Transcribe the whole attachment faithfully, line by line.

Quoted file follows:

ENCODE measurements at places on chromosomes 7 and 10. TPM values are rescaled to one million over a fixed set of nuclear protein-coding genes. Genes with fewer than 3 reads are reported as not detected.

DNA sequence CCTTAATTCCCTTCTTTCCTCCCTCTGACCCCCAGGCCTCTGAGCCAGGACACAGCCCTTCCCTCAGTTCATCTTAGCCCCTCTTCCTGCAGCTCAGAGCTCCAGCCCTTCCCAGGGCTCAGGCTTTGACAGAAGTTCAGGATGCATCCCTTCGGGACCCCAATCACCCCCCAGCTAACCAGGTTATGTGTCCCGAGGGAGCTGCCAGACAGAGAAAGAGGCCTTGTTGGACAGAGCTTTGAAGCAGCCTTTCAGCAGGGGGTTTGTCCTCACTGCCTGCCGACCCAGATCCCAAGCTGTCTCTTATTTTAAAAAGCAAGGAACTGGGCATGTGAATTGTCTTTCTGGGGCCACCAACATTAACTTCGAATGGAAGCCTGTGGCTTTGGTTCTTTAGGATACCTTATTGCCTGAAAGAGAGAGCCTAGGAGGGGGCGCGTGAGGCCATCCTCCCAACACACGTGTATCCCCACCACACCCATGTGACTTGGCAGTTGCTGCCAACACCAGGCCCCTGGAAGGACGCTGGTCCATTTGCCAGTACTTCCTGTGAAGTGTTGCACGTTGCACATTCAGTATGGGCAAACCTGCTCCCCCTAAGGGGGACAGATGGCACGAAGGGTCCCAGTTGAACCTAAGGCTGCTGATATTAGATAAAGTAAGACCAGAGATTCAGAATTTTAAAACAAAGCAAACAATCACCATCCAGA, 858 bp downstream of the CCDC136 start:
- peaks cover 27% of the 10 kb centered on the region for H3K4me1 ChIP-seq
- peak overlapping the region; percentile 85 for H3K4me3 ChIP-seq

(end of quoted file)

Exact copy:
ENCODE measurements at places on chromosomes 7 and 10. TPM values are rescaled to one million over a fixed set of nuclear protein-coding genes. Genes with fewer than 3 reads are reported as not detected.

DNA sequence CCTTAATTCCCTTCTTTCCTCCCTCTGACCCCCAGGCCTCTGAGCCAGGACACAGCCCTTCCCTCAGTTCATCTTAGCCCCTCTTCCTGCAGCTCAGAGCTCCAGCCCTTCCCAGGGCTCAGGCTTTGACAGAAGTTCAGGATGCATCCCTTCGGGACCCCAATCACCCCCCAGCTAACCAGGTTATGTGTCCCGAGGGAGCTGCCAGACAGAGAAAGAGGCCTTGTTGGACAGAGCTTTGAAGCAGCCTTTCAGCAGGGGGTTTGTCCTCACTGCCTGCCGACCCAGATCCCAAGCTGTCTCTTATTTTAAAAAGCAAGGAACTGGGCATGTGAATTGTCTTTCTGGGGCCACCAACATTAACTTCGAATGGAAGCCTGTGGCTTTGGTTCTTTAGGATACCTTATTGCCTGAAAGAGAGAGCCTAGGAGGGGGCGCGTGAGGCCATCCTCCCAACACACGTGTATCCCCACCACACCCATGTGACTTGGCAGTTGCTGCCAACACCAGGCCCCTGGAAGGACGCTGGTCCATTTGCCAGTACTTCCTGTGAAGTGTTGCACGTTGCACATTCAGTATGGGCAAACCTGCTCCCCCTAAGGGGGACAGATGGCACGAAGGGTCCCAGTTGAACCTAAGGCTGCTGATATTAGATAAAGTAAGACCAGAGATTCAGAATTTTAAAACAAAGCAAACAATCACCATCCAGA, 858 bp downstream of the CCDC136 start:
- peaks cover 27% of the 10 kb centered on the region for H3K4me1 ChIP-seq
- peak overlapping the region; percentile 85 for H3K4me3 ChIP-seq